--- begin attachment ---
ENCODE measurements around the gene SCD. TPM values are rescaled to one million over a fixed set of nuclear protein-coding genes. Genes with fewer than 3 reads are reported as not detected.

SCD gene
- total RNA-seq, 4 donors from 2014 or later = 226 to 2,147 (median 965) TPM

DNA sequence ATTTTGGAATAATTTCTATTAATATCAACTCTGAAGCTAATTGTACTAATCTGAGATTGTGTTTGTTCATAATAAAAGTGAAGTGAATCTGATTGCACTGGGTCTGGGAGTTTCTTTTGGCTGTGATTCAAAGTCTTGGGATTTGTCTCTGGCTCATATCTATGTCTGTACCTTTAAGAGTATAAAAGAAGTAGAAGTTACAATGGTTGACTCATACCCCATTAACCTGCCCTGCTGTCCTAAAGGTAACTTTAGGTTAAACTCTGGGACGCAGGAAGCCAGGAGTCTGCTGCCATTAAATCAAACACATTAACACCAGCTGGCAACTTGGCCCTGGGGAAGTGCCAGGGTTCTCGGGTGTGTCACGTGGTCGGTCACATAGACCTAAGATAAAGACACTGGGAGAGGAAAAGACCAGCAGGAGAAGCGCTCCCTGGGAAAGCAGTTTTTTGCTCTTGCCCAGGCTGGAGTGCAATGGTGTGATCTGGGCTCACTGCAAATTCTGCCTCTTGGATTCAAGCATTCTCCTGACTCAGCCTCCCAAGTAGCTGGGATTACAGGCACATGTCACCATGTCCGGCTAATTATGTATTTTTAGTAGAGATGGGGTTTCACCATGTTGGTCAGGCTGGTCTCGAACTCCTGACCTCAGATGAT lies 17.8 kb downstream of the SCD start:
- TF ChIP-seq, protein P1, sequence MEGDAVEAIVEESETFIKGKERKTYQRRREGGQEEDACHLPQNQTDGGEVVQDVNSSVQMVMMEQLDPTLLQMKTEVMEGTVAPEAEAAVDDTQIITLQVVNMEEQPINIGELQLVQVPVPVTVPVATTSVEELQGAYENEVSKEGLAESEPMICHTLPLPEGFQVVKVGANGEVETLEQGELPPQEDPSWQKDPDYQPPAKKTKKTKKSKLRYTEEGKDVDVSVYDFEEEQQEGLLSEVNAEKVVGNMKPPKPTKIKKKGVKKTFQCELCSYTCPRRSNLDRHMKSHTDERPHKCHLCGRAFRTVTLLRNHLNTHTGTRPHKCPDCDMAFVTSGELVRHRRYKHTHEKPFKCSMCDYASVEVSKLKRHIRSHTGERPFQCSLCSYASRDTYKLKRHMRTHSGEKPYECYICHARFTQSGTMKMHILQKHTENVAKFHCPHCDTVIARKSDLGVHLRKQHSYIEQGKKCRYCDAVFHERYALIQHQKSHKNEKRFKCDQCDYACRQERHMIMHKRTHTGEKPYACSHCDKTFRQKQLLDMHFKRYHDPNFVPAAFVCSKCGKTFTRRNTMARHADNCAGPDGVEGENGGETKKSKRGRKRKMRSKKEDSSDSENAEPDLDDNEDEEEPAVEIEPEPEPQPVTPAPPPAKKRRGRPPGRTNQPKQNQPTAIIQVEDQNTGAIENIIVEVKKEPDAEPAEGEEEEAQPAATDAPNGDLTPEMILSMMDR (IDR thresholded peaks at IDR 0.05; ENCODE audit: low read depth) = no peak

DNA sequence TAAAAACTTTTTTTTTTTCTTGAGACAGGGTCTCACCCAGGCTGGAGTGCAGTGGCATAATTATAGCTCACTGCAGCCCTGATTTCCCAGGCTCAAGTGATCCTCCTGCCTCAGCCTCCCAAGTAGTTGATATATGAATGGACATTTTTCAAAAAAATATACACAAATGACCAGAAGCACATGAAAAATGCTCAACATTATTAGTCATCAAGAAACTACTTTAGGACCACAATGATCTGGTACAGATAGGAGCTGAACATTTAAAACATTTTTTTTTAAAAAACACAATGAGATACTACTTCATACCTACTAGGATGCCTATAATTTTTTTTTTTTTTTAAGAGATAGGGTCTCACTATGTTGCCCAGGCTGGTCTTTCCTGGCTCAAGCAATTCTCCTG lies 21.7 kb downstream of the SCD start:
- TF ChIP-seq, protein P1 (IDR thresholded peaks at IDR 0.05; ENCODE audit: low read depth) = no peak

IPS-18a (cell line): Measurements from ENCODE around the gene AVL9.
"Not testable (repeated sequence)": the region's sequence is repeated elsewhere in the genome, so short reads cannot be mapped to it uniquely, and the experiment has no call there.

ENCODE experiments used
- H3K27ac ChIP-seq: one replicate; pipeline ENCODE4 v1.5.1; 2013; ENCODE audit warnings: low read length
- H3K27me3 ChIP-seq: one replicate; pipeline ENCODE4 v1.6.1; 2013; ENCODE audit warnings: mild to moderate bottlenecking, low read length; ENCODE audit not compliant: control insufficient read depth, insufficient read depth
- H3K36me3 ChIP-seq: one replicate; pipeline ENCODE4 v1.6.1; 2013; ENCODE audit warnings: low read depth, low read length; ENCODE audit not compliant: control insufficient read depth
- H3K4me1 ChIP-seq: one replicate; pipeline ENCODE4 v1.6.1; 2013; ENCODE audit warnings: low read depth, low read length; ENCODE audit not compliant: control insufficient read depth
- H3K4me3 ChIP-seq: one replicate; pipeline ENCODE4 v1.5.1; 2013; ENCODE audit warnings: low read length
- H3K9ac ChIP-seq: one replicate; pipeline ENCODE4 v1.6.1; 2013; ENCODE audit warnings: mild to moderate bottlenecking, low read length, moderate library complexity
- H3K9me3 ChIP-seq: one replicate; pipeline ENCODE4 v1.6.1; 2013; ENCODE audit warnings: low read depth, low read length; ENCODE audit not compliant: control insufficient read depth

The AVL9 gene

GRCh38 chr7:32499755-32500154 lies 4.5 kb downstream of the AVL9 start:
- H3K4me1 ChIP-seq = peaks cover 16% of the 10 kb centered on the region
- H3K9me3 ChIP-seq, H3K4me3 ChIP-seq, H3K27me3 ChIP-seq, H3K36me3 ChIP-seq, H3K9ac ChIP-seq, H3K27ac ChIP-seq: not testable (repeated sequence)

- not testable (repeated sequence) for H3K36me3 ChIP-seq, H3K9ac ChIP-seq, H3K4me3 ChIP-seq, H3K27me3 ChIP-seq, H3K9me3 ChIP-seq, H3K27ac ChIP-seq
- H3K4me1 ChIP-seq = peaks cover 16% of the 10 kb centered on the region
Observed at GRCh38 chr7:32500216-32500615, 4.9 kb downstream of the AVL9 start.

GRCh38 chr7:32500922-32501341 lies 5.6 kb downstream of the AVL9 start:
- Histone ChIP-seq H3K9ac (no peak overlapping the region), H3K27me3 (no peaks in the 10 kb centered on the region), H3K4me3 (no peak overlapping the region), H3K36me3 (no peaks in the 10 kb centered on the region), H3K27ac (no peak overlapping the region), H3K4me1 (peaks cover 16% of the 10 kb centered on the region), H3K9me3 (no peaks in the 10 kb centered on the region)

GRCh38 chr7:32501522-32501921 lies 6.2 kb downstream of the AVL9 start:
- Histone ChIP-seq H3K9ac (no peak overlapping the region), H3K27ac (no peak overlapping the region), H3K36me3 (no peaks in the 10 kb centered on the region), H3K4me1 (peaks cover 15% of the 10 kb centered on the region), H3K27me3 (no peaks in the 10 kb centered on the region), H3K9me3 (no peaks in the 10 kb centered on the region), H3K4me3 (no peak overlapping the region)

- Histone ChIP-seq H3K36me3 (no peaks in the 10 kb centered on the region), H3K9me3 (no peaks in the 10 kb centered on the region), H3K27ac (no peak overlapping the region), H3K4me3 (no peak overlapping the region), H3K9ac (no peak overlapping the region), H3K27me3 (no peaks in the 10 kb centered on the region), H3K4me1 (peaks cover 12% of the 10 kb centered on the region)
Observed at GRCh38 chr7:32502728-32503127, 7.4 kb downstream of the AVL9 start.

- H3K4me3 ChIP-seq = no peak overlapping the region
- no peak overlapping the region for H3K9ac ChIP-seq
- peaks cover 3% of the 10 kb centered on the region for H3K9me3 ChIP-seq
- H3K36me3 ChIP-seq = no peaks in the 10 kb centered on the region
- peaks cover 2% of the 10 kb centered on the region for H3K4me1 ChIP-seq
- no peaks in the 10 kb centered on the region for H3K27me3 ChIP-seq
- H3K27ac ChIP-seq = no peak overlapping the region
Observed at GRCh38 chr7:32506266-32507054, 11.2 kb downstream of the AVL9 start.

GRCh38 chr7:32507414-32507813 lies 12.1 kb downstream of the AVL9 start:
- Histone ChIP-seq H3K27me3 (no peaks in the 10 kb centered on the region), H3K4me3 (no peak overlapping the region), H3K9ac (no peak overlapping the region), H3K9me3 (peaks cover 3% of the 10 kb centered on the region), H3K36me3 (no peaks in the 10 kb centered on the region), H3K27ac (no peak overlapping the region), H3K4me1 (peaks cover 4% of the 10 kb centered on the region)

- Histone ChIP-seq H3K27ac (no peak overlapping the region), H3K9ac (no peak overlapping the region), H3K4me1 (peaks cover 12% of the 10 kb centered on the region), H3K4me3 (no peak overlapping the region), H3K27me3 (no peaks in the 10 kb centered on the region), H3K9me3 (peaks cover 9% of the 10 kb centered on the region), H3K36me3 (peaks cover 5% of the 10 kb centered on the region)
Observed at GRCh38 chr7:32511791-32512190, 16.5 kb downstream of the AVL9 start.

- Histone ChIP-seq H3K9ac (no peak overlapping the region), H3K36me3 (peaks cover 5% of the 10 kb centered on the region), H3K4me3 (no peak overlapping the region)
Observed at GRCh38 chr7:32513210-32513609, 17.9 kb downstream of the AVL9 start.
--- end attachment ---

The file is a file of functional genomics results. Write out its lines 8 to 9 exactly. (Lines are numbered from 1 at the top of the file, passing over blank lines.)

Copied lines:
IPS-18a (cell line): Measurements from ENCODE around the gene AVL9.
"Not testable (repeated sequence)": the region's sequence is repeated elsewhere in the genome, so short reads cannot be mapped to it uniquely, and the experiment has no call there.